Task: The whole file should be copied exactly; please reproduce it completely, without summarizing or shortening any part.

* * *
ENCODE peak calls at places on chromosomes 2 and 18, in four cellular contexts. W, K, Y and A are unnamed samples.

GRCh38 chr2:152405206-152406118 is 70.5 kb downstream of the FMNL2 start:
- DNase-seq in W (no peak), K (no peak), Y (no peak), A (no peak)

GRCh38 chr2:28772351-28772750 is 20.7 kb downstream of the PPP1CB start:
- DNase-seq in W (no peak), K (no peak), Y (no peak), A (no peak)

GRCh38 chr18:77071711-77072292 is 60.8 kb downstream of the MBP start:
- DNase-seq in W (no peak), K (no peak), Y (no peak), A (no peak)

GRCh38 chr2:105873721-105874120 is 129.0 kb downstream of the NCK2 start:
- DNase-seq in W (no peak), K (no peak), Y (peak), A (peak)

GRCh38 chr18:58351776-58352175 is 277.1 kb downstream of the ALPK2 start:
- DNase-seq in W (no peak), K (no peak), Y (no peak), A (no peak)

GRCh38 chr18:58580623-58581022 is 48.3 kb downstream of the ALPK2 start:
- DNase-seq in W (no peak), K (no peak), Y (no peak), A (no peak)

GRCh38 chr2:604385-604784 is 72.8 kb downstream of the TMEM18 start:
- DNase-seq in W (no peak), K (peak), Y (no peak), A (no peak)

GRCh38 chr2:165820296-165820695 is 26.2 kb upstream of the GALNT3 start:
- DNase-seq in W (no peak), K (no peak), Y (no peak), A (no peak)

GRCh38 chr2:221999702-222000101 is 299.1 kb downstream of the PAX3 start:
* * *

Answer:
ENCODE peak calls at places on chromosomes 2 and 18, in four cellular contexts. W, K, Y and A are unnamed samples.

GRCh38 chr2:152405206-152406118 is 70.5 kb downstream of the FMNL2 start:
- DNase-seq in W (no peak), K (no peak), Y (no peak), A (no peak)

GRCh38 chr2:28772351-28772750 is 20.7 kb downstream of the PPP1CB start:
- DNase-seq in W (no peak), K (no peak), Y (no peak), A (no peak)

GRCh38 chr18:77071711-77072292 is 60.8 kb downstream of the MBP start:
- DNase-seq in W (no peak), K (no peak), Y (no peak), A (no peak)

GRCh38 chr2:105873721-105874120 is 129.0 kb downstream of the NCK2 start:
- DNase-seq in W (no peak), K (no peak), Y (peak), A (peak)

GRCh38 chr18:58351776-58352175 is 277.1 kb downstream of the ALPK2 start:
- DNase-seq in W (no peak), K (no peak), Y (no peak), A (no peak)

GRCh38 chr18:58580623-58581022 is 48.3 kb downstream of the ALPK2 start:
- DNase-seq in W (no peak), K (no peak), Y (no peak), A (no peak)

GRCh38 chr2:604385-604784 is 72.8 kb downstream of the TMEM18 start:
- DNase-seq in W (no peak), K (peak), Y (no peak), A (no peak)

GRCh38 chr2:165820296-165820695 is 26.2 kb upstream of the GALNT3 start:
- DNase-seq in W (no peak), K (no peak), Y (no peak), A (no peak)

GRCh38 chr2:221999702-222000101 is 299.1 kb downstream of the PAX3 start: